A long weekend in Cheshire and NorthWales is to be highly recommended. We were, as always budget conscious and enjoyed two nights away with Master A (who is a rather vocally pedantic pre-teen) at The Bear’s Head in Brereton which is close to Sandbach and about 30 miles from Manchester. The room was clean and tidy and the complimentary buffet breakfast was perfectly good; this is not a five-star premises but was comfortable and convenient and the room cost only £114 for both nights…and of course, to keep costs down, we hammered hell out our family National Trust membership!
On our way ‘up north’ we stopped at the National Trust’s Shugborough Hall, once home to Lord Litchfield, photographer extraordinaire. The house is beautiful and is slowly being restored having been recently handed back to NT from Staffordshire council. I last visited as an eight year old and in the twenty five or so ensuring years little has changed. It’s a great place for families to visit, the grounds are spectacular and it’s quite easy to loose yourself in the formal gardens and wild parkland. Stafford is of course, home to the Staffordshire Oat Cake; a griddle-cooked pancake often served with bacon and eggs for breakfast, a dish worth seeking out.
Our second visit of the day was to Little Moreton Hall near Congleton. This was about fifteen minutes from our hotel and is quite delightful. Known to be the best example of a black and white Tudor Manor House in Britain, it sits in splendid isolation with a small moat, knot garden and is surrounded by beds of sweet smelling herbs.
That evening, to the dulcet whinge of Master A, we dined at The Vicarage. It being a Sunday evening we couldn’t say no to a roast and enjoyed local Cheshire pork with all the trimmings; admittedly the portions were not as generous as we would have liked but it tasted delicious and even Master A was content once he’d demolished a home-made, brioche-bunned burger as big as his head. I also ‘discovered’ Rum and Raisin ice-cream.
Our second day took it towards Manchester, and to Quarry Bank Mill, famous as the location of Channel Four’s gritty period drama, ‘The Mill’.
Walking through the various rooms, hearing the machinery and learning about the cotton industry in general was fascinating, even Master A didn’t moan too much! Occasionally immersing ourself in our industrial history is so important, how many children wear cotton today and don’t know where it comes from, know nothing of children in a bygone time who suffered, worked and often died in pursuit Britain’s most valuable industry?
Nowadays, here at least, it’s much more ethical and I did treat myself to some cotton fabric woven at the mill and printed locally, which depicts the mill, the ‘big house’ and the Apprentice house (a building which housed poor children from city workhouses who were indentured to work for 9 years at the mill for their keep only). There is also a great cafe with some really tasty local dishes and of course ice-cream to keep the little ones happy!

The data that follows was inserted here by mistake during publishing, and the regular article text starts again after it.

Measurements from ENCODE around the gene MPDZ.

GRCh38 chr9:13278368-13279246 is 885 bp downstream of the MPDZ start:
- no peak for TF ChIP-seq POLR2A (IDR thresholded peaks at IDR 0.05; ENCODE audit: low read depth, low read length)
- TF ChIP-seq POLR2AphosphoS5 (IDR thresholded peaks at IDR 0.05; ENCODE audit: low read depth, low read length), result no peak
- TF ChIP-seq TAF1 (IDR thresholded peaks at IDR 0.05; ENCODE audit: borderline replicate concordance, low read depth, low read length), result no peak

That afternoon I achieved a lifelong ambition (well a 20 year ambition anyway) I went to
Well, not exactly….Lyme Park to be precise but I did tread in the footsteps of Mr (Colin Firth) Darcy…sadly my Mr D refused to recreate the shirt and lake scene, but you can’t have everything.
Saying that there were a lot of rather odd, Austenland types wandering around dressed as Eliza Bennet…but with the charming additions of camera and mobile phone. The house was lovely and you could pick up your ‘I Love Mr Darcy’ totes in the shop, so well worth the visit.
Our final day took us into North Wales and to Wrexham’s Erddig estate which I absolutely adored. The family were definite hoarders and nothing was thrown away resulting in a collection of over 30,000 objects to be curated by the National Trust. The history buff in me got in the way this time and I happily spent a hour or two reading the wonderful poems which the squires had written about their servants; many of which were accompanied by oil portraits (18th century servants) and photographs (19th an 20th century staff).
There is a lovely poem of blessing in the servants quarters which I think everyone should have a copy of in their kitchens.
Steeped in culture and history we stopped for a nice cup of tea and a piece of cake in the cafe;
where Master A completely let the side down by drawing a selection of bright pink willies on the fairy themed children’s colouring sheets (although they were apparently ‘funny men’ with big (hairy) eyes and long, pointy noses). Enough said!
With the weather a little overcast we headed to the internationally famous Pontcysyllte Aqueduct designed by the eponymous Thomas Telford (who built himself a rather nice little pad in full view of it). We boarded a boat and enjoyed an hour or so peacefully meandering over the aqueduct and back again. It is a true feat of industrial engineering…and totally worth a visit!
So all in all a lovely couple of days and please do check out the links for more details.
And finally a few words from one of the former owners of Erddig…(although the peace and beauty may be a little lacking!)